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March 6, 2016
Posted by Seth Boustead

Although my life is hardly a prison, lately I have escape on the brain. It all started two days ago when Maria and I went on an organized bike ride and this woman named Cassandra casually told us that she had just bought a one-way ticket to Mexico and so this was the last ride she would be leading for a while, maybe forever.

All through the ride I couldn’t stop thinking about it. A one-way ticket? Maybe forever? How is she doing it? What about her stuff?  What about family obligations? What about the need to make money and contribute to the commonwealth through the rendering of taxes upon your income and purchases?

I was also jealous because, although I didn’t go this year, I would normally be in Mexico myself right about now.   For the last several years I have escaped the weather every February and decamped to Mexico City for two weeks of sunshine, Spanish lessons, amazing food, trips to the pyramids and salty, lime-encrusted beers.

And then, thinking of escaping to Mexico City made me think of my first Spanish teacher there, Berenice.  She taught us swear words in Mexican slang and said that her favorite verb was huir, which can mean to flee like from the scene of a crime like OJ Simpson but which also means to escape, to chuck it all and hit the road like Dean Moriarty. When I returned the following year she didn’t work there anymore and I haven’t seen her on any of my subsequent trips.

As far as I can tell Berenice made good on her escape. I do wonder from time to time though what happened to her and what her life is like now and if huir is still her favorite verb.  I wonder if she and Casandra will meet up on an organized bike ride somewhere. And I wonder which definition of huir she was really talking about.

March 1, 2016
Posted by Seth Boustead



It’s nearly spring and for me that always means it’s Sound of Silent Film time.  This year I’m producing the event in New York and Chicago within a month of each other so it’s an extra busy time.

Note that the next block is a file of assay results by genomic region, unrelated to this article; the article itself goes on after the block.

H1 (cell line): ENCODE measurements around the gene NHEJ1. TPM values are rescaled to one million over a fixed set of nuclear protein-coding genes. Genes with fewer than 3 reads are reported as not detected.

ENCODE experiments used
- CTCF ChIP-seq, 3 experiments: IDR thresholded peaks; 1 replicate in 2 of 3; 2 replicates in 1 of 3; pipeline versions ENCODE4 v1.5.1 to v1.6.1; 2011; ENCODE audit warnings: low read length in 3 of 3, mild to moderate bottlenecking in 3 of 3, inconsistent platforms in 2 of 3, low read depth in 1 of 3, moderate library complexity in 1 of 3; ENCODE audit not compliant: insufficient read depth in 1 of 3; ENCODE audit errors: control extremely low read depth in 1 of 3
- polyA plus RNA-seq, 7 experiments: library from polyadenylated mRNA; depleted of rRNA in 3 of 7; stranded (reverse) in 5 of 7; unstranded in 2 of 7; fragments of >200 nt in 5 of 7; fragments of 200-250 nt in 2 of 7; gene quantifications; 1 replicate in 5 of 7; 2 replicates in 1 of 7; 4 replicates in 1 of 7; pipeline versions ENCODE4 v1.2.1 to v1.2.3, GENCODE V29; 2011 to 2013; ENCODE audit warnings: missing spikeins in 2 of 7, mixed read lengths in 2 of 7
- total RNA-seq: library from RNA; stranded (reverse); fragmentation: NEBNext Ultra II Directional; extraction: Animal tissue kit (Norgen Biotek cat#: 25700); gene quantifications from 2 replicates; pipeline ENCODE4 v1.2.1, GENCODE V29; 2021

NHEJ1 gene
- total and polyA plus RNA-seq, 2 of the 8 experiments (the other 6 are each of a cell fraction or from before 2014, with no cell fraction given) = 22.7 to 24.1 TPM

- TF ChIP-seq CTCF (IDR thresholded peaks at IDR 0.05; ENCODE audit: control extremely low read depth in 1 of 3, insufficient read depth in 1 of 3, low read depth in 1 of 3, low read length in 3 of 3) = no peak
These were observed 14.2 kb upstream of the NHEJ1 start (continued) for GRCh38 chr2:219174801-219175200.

A huge part of my promotion strategy is postering and after all of these years I still mostly do this myself,  partly because I’m a control freak who doesn’t believe others will center the poster properly, but also because I enjoy biking around the city slapping posters on every bulletin board I happen across.

Once inside a building I think of myself as a ninja.   I get in and out lightning fast, leaving a trail of posters in my wake. No one sees me come or go, they just see an awesome event that they should probably try to get out to.

Last year things didn’t go quite as planned however.  I was heading into Columbia College which is a goldmine of bulletin boards but which also, as I now know, has notoriously strict parking rules.  I had chosen not to bike this time and to drive instead and left my car outside with flashers on and in the time it took me to artfully place posters and postcards on ten floors of one building, my car was towed.

I came out flushed with my victory only to find that I now had to take a humiliating walk of shame to the underground city facility where literally hundreds of similarly dispirited people wait to be gouged for the privilege of getting their car back, which also now has nifty numbers painted on the window so everyone knows what an idiot you are.

That set the publicity ninja back a bit I can tell you but I’m hoping to get the mojo back this year.



February 1, 2016
Posted by Seth Boustead

Screen Shot 2016-02-29 at 9.30.39 PM

It’s an exciting night tonight as many Iowans head to the polls as the first in the nation to cast their votes or, in election parlance, to caucus, which is an Algonquin word that translates roughly to “let the right one in.”

Although there is some cause for alarm, what with a socialist running and all, I do think it’s worth remembering that the results in Iowa rarely mean anything in the long run.

Mike Huckabee won the thing for the Republicans last time after all and, well, that just wasn’t going to happen.  Although at least he actually has some experience with governing.  And he plays bass in a rock band which is kind of cool although it does have the unfortunate name Capitol Offense.

I mean who names their rock band after a crime punishable by death? That’s just not a good idea.  What if their albums are criminally bad as in fact many of the good folks in the comments section of Youtube seem to think.